Carlton C. Young

    Mississippi State University at Meridian

  • Table of Contents

    ONLINE SALES AND ITS IMPACT ON STATE AND LOCAL GOVERNMENT REVENUES: IS THERE A

    SOLUTION?............................................................................................................................ ................................1

    Thomas Bennett, Valdosta State University

    Raymond J Elson, Valdosta State University

    AN ANALYSIS OF THE ACCOUNTING AND FINANCIAL EFFECTS OF INCONSISTENT STATE AND

    FEDERAL LAWS IN THE RECREATIONAL MARIJUANA INDUSTRY…………………………………..11

    Kimberly Taylor, Murray State University

    Randall B. Bunker, Murray State University

    Leigh Redd Johnson, Murray State University

    Ray Rodriguez, Idaho State University

    TAX LOTTERIES: THE CROWDING-OUT OF TAX MORALE AND LONG-RUN WELFARE

    EFFECTS……………………………………………………………………………………………………...…26

    Marco Fabbri, Erasmus University Rotterdam

    Daniela C. Wilks, Universidade Europeia-Laureate International Universities

    MANAGING SOCIAL ENTERPRISES IN THE PHILIPPINES: CHALLENGES AND

    STRATEGIES……………………………………………………………………………………………………39

    Raymund B. Habaradas, De La Salle University

    Patrick Adriel H. Aure, De La Salle University

    THE PROPERTY TAX DEDUCTION - IMPACT ON GOVERNMENTS AND TAXPAYERS……………...57

    Tina Owens, Valdosta State University

    Raymond J. Elson, Valdosta State University

    USING CAFRS TO ESTIMATE THE COSTS OF CORPORATE MISCONDUCT ON SOCIETY A

    FRAMEWORK FOR CIVIC ACTION………………………………………………………………………….68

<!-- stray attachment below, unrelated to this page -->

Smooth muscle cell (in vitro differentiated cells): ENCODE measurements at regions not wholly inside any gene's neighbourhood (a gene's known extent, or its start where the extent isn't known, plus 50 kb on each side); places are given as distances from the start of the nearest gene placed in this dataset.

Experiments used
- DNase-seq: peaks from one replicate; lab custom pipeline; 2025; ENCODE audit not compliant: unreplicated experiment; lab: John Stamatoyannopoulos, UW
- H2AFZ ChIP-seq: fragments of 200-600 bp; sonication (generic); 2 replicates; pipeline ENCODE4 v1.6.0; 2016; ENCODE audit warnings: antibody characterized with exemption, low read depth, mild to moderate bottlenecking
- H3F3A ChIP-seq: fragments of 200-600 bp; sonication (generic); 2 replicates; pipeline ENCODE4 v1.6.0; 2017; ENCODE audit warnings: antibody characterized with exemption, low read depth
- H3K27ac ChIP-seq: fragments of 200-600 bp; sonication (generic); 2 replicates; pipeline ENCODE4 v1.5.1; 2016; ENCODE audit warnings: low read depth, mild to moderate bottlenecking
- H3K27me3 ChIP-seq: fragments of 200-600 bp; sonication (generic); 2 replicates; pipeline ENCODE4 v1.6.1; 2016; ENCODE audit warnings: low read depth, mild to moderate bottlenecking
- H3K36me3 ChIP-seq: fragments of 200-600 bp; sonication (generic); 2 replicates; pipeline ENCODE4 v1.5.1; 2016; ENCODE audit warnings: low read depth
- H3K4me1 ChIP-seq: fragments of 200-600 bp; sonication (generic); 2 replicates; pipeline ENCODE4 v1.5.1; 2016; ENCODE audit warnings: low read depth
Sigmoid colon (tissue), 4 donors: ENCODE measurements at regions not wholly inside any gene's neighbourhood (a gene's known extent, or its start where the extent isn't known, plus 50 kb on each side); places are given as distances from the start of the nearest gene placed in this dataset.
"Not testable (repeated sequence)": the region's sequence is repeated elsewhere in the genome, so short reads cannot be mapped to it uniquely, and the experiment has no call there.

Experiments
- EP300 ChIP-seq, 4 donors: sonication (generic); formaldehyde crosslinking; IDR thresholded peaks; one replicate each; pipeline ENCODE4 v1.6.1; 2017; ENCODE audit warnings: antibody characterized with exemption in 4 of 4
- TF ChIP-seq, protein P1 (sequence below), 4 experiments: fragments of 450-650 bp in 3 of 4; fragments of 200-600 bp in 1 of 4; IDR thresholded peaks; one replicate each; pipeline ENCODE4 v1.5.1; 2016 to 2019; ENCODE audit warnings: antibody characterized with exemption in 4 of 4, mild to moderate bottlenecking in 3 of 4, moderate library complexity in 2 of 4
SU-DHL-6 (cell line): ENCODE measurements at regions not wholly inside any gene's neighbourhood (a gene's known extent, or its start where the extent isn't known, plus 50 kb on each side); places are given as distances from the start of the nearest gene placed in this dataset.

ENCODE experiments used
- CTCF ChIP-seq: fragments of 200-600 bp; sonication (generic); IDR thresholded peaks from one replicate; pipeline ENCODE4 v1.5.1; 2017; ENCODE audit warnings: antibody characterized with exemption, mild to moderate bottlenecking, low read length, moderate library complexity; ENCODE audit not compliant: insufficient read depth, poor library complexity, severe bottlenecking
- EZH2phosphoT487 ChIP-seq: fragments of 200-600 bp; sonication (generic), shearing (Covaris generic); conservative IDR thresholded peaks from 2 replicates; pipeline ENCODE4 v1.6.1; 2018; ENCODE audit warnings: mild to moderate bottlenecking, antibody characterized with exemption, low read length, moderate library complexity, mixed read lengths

Shirley A. Hunter, University of North Carolina at Charlotte

    MANAGEMENT DISCRETION OF ACCRUALS PRIOR TO THE DEMUTUALIZATION OF PROPERTY-

    LIABILITY INSURANCE COMPANIES………………………………………………………………………90

    Jane M. Weiss, University of Wisconsin-Whitewater

    USING PERSONALITY TESTING AS PART OF THE EMPLOYEE SELECTION PROCESS: LEGAL AND

    POLICY ISSUES FOR EMPLOYERS…………………………………………………………………………112

    Gerald E. Calvasina, Southern Utah University

    Richard V. Calvasina, University of West Florida

  • Journal of Legal, Ethical and Regulatory Issues Volume 19, Number 2, 2016

    1

    ONLINE SALES AND ITS IMPACT ON STATE AND

    LOCAL GOVERNMENT REVENUES: IS THERE A

    SOLUTION?

    Thomas Bennett, Valdosta State University

    Raymond J Elson, Valdosta State University

    ABSTRACT

    State and local governments are challenged to find alternative revenue sources to offset

    the approximately $23.3 billion lost from their inability to collect sales taxes from e-tailers. The

    issue is also impacted by the approximately 10,000 jurisdictions that might be entitled to sales

    tax remittance. Since the sales tax collection and remittance involves interstate commerce, any